(CNN) -- More U.N. personnel will be sent to war-ravaged Somalia after years of low staff levels in the troubled nation, a top official said Tuesday.
Augustine P. Mahiga, the special envoy to Somalia for Secretary-General Ban Ki-moon, said he expects the increased presence will help calm violence in the Horn of Africa country.
The U.N. Political Office for Somalia will beef up international and local staff in the semi-autonomous regions of Somaliland and Puntland, in Somalia's northern areas. But personnel are still essentially off limits to the anarchic seaside capital, Mogadishu.
That insecurity was on display Tuesday in Mogadishu. Residents were shopping for Ramadan in the capital city's largest market, Bakara, when fighting broke out between Hizbul-Islam insurgents and the Somali government backed by the African Union peacekeeping mission in Somalia (AMISOM). At least 10 people died and 27 were wounded, according to Ali Muse, an ambulance director.
There was no reaction from representatives of either of the parties involved in the fighting.
Earlier, fighters with Al-Shabaab -- the Islamist militant group battling Somalia's U.N.-backed transitional government -- had vowed to speed up fighting during Ramadan, a month of sunrise to sunset fasting for Muslims.
The United Nations has more than 60 international staff and nearly 800 national staff based in Somalia. In recent years, U.N. personnel have suffered murders and kidnappings in Somalia, widely considered to be one of the most dangerous countries in the world for aid workers to operate.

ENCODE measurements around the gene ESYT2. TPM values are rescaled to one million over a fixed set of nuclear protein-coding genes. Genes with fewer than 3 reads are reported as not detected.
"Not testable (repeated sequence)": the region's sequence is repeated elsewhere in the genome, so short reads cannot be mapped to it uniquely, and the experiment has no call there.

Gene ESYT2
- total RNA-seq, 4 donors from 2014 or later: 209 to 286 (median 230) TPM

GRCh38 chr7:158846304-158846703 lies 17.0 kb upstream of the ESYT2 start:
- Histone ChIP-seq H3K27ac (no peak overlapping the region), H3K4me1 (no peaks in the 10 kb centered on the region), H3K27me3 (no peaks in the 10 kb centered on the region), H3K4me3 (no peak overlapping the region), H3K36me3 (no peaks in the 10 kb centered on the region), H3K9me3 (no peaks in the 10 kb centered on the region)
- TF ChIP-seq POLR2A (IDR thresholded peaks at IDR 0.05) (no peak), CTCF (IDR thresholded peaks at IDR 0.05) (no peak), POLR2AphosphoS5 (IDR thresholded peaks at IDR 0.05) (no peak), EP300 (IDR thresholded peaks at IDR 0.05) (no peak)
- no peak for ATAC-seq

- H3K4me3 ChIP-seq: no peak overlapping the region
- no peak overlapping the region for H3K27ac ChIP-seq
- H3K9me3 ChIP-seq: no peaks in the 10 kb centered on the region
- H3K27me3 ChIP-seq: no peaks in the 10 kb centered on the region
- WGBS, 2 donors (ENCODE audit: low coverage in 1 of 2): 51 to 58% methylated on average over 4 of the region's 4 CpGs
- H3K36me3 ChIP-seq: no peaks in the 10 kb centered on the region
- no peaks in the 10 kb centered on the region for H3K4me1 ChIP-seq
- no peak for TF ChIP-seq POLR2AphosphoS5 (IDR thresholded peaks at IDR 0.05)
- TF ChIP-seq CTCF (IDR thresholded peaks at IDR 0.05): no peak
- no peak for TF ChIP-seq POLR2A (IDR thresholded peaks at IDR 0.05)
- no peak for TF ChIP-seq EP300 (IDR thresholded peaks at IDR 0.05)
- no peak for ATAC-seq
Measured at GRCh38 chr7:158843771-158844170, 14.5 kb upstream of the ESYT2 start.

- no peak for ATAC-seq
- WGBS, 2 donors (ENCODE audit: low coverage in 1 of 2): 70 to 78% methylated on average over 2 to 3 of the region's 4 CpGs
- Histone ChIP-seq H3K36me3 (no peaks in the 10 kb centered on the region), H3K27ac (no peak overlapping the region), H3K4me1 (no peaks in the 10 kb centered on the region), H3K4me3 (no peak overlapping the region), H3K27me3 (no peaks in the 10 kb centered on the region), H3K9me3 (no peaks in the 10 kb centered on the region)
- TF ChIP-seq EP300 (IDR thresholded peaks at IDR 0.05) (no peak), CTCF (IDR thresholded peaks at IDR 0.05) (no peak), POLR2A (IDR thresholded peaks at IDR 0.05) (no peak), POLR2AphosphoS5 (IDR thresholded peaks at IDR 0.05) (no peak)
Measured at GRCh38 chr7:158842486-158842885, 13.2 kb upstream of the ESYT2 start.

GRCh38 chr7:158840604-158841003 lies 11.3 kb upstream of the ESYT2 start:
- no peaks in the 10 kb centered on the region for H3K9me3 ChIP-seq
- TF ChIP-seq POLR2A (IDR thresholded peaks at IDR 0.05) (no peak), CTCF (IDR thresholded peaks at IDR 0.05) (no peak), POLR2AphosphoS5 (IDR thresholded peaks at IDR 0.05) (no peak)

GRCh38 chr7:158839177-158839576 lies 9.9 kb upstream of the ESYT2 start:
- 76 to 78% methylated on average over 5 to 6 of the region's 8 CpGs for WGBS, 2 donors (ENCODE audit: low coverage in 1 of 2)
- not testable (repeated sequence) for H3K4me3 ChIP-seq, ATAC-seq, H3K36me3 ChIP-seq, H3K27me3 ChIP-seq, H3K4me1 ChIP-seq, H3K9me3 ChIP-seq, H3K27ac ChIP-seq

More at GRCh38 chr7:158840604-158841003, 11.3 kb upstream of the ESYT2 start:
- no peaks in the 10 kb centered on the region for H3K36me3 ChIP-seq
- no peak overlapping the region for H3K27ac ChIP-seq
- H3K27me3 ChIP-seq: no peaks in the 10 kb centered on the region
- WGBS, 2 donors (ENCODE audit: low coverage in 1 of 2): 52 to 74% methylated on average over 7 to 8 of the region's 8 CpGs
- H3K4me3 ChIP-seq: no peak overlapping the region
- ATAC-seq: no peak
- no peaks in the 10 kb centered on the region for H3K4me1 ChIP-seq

Over the past 17 years, U.N. personnel assigned to Somalia have been based in Nairobi, Kenya's capital, because of the insecurity.
Southern Somalia is the worst part of the country in terms of security. Chronic warfare has plagued the region since 1991, when the government of Mohamed Siad Barre was overthrown. Most of the country's most vulnerable people are in the south, according to Mahiga's statement.
Further, the U.N. Support Office for AMISOM has maintained an ongoing presence in Mogadishu to support the 6,100 African peacekeeping troops based there.
"The U.N. works hard to be as close to those suffering the effects of the conflict as possible," Mahiga concluded in the statement.
Somalia was ranked in 2010 as the worst failed state in the world, according to Foreign Policy magazine's annual index of such nations. Chad and Sudan, respectively, round out the top three failed states.